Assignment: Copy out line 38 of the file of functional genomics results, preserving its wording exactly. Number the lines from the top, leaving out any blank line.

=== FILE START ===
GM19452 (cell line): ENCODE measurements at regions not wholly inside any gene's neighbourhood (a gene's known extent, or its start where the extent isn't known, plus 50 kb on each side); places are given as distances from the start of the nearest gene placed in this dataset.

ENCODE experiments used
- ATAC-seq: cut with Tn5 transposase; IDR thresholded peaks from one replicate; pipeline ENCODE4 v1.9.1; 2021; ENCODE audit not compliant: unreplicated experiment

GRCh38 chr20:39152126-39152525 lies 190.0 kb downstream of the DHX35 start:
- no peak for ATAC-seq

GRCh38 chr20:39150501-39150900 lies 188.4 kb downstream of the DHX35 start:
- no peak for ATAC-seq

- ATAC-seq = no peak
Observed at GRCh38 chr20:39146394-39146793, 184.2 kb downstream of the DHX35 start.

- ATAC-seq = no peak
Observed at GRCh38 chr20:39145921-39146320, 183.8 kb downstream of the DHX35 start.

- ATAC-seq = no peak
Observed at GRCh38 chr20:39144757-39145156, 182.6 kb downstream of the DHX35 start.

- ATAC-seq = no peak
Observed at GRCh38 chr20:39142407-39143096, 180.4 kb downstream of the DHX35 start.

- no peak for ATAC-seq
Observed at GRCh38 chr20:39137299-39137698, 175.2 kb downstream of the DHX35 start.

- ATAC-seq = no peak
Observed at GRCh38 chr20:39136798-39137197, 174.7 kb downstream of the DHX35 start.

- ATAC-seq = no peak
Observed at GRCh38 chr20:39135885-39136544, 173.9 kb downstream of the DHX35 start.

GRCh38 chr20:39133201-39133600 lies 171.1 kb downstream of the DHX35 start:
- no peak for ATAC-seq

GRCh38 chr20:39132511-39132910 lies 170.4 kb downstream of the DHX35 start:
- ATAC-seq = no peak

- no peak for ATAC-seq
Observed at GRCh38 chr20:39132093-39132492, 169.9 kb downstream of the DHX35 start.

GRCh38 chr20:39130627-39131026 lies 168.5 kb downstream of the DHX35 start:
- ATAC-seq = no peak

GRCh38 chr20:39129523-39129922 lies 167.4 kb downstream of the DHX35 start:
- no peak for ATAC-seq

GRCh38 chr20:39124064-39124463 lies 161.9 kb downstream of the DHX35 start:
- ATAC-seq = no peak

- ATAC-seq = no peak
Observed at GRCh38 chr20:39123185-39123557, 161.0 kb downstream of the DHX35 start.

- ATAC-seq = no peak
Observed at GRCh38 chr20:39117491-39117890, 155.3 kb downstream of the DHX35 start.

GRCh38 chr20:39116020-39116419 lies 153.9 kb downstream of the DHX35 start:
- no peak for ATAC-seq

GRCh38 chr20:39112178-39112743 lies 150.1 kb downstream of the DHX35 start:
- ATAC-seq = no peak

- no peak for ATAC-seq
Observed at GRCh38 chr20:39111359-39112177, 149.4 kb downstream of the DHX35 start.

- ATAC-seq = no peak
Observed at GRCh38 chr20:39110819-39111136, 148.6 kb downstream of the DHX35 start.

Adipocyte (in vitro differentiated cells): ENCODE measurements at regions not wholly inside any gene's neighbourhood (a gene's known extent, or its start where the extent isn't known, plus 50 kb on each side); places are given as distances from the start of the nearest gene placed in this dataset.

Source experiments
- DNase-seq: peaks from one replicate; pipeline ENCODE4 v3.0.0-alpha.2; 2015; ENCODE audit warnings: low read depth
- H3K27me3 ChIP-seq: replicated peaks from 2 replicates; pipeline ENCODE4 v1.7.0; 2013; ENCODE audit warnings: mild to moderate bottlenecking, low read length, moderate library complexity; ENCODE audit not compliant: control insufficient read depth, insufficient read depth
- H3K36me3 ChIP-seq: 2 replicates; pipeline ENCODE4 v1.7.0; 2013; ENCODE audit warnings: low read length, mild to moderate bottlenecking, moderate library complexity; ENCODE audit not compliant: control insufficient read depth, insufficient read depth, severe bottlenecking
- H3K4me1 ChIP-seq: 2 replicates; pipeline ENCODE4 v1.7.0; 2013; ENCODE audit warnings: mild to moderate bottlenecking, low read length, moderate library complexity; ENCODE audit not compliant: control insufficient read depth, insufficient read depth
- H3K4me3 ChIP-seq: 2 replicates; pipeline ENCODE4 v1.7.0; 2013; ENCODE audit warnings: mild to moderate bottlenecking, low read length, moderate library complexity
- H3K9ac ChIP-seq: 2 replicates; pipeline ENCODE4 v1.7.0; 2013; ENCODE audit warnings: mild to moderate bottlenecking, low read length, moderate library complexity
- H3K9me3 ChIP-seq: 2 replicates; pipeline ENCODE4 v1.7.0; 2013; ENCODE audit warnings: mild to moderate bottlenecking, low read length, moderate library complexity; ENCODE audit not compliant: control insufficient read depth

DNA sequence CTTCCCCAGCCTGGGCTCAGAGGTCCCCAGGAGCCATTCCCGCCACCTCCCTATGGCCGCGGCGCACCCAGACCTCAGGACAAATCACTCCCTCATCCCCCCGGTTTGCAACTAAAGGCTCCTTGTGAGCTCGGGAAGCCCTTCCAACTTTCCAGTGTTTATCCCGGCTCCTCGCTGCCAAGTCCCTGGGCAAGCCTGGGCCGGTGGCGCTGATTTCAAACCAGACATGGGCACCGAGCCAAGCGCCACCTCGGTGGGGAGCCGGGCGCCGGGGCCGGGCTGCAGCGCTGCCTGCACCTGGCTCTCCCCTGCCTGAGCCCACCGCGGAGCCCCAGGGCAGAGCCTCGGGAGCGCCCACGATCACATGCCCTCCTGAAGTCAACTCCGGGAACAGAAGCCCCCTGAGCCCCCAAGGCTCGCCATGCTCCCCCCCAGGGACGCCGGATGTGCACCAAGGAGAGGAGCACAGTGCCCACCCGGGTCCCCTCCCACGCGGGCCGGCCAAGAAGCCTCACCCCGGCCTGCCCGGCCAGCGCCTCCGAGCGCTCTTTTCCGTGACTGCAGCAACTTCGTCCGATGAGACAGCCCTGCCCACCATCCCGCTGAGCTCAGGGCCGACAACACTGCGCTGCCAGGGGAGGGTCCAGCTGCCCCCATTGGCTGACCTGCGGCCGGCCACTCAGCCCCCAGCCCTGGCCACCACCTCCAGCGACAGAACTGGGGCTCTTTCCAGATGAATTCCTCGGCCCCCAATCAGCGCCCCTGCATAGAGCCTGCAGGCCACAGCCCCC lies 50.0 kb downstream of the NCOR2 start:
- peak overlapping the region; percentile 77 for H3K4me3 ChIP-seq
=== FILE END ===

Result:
GRCh38 chr20:39116020-39116419 lies 153.9 kb downstream of the DHX35 start: